The Social Network
When I first saw the trailer for this, my immediate reaction (other than the fact it was a great trailer), was still "uhhhggg, the Facebook movie..." But after having seen this film over the weekend, I refuse to just refer to it as "the Facebook movie" anymore, and almost feel insulted for the film when it gets referred to it as such now. It's not "the Facebook movie", it's David Fincher's The Social Network, and it is awesome.
It's barely even a movie about the actual workings of the Facebook website, it's more of a brilliant struggle between brilliant minds, who happen to be fighting over Facebook. It is at times funny, sad, and infuriating. I was actually surprised at how funny it was really, because the main character is such a sad figure. I couldn't help but feel a little sympathetic for Mark Zuckerberg, he didn't come across as a terrible person in any way to me. Pretentious and arrogant, for sure, but terrible he was not. He was just an unpopular person who was given an immense amount of sudden popularity and power, and that was actually one of the more interesting aspects of the movie, debating whether or not I would act the same way if put in the same position at that age. Maybe the way he chose to interact with certain people was less than classy, but those were his choices, and it ultimately makes him one of the most tragically entertaining heroes I've seen in a film in a while. I guess the actual people involved are saying the film is an exaggeration, but even if that's the case, thinking of Mark Zuckerberg as a fictional cinematic character still works well. You know they did a good job with the character if they made me feel bad for guy worth 25 billion dollars.
I don't think I was bored with The Social Network for even a second. The editing was perfect, it moves at incredible pace. The cinematography was also great, casting a dark fog across the screen at all times. The acting, also fantastic. Jesse Eisenberg nailed it. I don't even like Justin Timberlake, but even he did a great job making Sean Parker of Napster look like an absolute creep. Wow, it was just such a great film all around. I know it was a special film in my mind, because about an hour after I got out of the theater, I wanted to see it again! I wouldn't say that this is the best cinematic representation of my generation like some critics have said (I would almost say Scott Pilgrim is a better representation of our generation), because I mean sure we all use Facebook, but this film is more a representation of a very small group of brilliant minds looking for acceptance, and who knows if they actually get it in the end.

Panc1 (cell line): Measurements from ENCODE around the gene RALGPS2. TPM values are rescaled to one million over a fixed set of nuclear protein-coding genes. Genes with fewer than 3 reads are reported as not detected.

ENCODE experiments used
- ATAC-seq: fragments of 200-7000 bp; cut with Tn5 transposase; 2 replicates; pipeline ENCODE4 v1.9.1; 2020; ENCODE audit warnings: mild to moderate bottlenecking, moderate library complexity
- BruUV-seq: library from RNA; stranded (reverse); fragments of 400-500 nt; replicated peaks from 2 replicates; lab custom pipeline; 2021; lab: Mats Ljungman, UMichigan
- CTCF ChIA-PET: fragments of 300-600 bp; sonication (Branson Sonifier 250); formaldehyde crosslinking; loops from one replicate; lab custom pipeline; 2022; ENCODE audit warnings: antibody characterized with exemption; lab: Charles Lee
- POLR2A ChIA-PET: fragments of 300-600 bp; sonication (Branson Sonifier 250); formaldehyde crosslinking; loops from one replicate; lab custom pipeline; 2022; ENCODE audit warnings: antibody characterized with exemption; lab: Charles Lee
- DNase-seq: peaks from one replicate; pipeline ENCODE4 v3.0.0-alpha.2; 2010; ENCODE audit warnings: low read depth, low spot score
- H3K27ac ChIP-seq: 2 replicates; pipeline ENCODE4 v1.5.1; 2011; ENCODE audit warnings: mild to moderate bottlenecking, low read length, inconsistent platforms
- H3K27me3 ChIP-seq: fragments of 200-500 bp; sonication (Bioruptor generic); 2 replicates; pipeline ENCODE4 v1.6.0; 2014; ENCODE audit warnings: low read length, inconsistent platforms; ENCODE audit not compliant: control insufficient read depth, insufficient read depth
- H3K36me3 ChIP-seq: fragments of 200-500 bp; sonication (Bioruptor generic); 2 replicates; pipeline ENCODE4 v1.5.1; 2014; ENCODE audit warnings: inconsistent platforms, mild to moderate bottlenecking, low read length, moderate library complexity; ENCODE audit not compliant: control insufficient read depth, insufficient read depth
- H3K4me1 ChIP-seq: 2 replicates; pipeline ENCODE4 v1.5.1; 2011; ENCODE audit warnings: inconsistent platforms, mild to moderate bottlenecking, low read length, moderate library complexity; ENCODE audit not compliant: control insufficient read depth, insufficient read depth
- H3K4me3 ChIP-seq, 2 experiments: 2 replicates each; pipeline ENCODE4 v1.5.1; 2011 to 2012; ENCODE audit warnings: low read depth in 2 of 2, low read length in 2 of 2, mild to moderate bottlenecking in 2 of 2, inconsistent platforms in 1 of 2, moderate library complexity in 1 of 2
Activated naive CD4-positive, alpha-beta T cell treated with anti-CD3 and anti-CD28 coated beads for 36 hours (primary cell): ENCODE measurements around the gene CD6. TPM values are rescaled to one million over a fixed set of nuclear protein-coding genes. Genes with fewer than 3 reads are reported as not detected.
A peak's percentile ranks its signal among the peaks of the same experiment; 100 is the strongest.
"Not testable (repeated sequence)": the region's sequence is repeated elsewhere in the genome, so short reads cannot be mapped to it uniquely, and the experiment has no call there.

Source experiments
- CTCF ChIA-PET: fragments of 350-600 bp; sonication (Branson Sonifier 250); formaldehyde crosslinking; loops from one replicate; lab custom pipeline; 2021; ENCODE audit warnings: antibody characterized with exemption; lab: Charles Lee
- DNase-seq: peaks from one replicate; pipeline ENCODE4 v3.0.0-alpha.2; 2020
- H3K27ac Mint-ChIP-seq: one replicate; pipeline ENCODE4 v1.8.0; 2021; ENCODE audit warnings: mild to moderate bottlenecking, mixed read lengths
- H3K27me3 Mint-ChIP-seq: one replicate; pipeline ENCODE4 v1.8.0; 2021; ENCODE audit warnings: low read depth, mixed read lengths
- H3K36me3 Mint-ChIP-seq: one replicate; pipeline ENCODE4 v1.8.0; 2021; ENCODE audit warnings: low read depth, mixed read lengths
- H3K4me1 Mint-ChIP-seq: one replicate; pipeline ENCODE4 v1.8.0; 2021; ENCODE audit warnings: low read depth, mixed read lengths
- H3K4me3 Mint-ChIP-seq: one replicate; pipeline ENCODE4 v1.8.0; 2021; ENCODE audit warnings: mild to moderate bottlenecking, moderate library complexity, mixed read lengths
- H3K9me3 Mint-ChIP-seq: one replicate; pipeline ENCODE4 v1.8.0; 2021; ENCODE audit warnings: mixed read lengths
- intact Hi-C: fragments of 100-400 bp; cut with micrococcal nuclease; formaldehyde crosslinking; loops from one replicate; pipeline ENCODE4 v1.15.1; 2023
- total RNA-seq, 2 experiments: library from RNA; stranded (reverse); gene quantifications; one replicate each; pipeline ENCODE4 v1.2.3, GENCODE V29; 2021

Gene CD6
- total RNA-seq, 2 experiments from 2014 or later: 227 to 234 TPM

I'd say this is one of the don't miss films of the year. And remember, it's not just "the Facebook movie". Nobody plays Mafia Wars or uploads pictures of their weekend or anything like that. It's a film about the creation of Facebook, not Facebook itself, if that makes sense? Plus, did I mention it's great?
Sorkin was interviewed on The Daily Show about the script and said he was going for a modern-day "Rashomon", where each character's perspective has some truth in it but maybe not all the truth, and he leaves it up to the audience to decide what the final reality is.
That's actually a really good way to describe it, Ivy League Rashomon. David Fincher also comically referred to it in NY magazine as the Citizen Kane of John Hughes movies!
Haven't seen it yet, but read the script a while ago. It comes in at a whopping 168(!) pages, but it read so well that I didn't even notice the length. Definitely on my "to view" list.
Clark Creative Group
I finally saw it at home this weekend. I missed Sorkin's rapid-fire and jam-packed dialogue, and this movie delivered that. In spades.
I found the cinematography very "dark" all the way thru, maybe oppressively so.
As I watched it Zukerberg was the least interesting of all the characters presented, actually, and the ensemble performances of this cast were what helped elevate the story.
Sorkin found one of the hoariest old cliche' frameworks for telling this story, in the "trial with flashbacks" mode of the deposition, but damned if it wasn't the perfect choice for telling this story.
What would you pay to see Mamet and Sorkin, talking fast to each other, while walking down a bunch of twisting hallways? I would pay to see that:-)
[Mark Suszko] "What would you pay to see Mamet and Sorkin, talking fast to each other, while walking down a bunch of twisting hallways?"
Except that neither would allow themselves to be seen in front of a paying audience unless it was meticulously scripted. Neither allows even an ounce of winging it.
Continuing a tiny tangent, Jeff Bridges said that every pause, every stammer, every f-word was precisely where the Coen Brothers put it. He didn't change a single thing. No improvisation or on-the-fly alteration whatsoever.
re: Social Network, tracking the awards season so far, it's pulling to the front, almost too close to call with The King's Speech...which tells me that Social Network is going to pull ahead in time to take the Best Picture award.